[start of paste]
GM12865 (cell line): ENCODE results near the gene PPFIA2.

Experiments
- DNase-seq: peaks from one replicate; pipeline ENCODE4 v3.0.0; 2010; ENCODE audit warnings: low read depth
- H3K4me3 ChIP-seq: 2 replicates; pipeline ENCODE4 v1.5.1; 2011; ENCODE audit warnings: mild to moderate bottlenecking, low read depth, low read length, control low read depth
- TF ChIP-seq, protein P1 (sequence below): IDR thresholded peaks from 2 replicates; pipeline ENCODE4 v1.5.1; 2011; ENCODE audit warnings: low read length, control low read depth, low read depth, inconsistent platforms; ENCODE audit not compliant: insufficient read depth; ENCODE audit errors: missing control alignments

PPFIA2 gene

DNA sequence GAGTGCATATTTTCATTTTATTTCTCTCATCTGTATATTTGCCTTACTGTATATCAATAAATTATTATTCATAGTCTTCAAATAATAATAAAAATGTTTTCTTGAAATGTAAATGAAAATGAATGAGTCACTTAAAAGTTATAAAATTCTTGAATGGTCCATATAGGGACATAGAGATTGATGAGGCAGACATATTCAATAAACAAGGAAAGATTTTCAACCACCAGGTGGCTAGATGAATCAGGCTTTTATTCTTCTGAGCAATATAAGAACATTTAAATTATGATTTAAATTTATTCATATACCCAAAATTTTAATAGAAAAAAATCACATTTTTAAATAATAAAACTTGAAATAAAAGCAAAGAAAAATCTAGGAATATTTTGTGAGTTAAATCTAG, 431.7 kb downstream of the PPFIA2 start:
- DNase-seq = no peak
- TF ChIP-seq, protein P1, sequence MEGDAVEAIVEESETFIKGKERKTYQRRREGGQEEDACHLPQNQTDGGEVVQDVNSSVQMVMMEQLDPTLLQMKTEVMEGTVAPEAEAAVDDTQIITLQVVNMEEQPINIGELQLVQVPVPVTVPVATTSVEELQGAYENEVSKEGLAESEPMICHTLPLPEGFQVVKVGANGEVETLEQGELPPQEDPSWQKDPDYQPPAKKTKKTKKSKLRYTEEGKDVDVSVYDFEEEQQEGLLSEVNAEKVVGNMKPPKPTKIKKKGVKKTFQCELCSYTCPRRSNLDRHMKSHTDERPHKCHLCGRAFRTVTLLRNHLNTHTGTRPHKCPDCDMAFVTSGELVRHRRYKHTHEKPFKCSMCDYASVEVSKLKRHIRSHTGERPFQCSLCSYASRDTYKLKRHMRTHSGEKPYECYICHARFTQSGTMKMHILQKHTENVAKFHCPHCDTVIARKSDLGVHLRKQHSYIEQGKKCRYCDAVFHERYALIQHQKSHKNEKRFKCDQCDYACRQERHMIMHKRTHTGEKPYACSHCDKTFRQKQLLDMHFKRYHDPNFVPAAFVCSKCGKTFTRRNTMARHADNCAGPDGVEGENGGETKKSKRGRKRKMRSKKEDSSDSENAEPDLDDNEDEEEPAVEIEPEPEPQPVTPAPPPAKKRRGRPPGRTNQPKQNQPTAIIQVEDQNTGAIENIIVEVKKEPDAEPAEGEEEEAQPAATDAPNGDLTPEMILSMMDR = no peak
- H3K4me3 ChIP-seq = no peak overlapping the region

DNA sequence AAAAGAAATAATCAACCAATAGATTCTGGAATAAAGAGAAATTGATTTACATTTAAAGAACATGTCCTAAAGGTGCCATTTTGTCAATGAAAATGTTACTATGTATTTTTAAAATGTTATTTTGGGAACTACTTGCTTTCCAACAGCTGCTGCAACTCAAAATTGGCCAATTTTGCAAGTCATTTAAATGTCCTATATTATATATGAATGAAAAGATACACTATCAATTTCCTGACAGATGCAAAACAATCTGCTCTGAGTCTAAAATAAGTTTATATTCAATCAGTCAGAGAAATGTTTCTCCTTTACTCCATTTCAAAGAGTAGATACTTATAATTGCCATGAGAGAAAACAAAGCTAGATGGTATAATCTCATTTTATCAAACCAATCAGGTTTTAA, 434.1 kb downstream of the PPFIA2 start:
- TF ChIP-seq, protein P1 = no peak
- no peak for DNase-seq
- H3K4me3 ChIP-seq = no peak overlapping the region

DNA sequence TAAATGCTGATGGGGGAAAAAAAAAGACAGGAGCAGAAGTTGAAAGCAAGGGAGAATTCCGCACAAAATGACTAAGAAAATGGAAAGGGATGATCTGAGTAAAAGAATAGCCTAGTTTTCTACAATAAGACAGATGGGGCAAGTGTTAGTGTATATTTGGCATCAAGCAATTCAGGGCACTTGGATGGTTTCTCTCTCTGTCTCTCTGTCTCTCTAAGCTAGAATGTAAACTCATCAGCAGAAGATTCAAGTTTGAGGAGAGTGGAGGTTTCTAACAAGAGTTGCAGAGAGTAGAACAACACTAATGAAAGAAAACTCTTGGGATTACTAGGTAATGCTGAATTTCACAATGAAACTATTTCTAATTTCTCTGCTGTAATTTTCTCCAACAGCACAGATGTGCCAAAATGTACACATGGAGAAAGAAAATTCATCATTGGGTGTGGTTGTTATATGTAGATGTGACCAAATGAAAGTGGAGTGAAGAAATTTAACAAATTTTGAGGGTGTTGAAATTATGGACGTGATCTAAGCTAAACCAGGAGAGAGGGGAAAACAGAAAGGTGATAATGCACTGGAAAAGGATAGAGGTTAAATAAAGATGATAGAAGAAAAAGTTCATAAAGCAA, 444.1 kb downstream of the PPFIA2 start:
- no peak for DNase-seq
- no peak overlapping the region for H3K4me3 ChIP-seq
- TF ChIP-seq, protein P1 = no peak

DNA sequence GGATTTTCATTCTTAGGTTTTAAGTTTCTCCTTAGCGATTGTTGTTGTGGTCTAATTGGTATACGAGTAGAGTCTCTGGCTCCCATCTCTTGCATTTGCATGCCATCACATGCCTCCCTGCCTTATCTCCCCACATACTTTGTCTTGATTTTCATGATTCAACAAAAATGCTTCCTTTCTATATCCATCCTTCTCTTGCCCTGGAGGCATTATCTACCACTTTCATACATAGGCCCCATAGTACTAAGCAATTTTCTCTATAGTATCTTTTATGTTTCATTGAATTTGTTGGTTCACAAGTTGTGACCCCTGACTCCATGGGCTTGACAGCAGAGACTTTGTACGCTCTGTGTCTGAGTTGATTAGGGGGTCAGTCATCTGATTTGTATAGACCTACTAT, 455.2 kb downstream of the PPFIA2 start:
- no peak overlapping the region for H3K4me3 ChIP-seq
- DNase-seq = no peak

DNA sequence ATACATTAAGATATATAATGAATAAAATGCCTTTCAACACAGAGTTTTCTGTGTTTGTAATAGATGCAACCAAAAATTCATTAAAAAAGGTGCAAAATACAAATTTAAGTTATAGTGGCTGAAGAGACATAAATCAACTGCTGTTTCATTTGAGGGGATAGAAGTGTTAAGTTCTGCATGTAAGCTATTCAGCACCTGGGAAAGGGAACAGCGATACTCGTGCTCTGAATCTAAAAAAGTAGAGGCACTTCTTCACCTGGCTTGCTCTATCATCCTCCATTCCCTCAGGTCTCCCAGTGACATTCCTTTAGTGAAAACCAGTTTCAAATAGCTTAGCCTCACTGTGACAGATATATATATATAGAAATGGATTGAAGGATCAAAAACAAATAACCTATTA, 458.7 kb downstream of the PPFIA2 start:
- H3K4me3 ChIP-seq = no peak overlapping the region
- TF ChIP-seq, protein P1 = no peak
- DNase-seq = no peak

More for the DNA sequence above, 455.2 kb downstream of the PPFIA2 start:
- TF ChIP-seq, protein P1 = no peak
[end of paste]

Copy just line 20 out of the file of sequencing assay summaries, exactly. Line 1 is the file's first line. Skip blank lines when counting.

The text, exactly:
- no peak overlapping the region for H3K4me3 ChIP-seq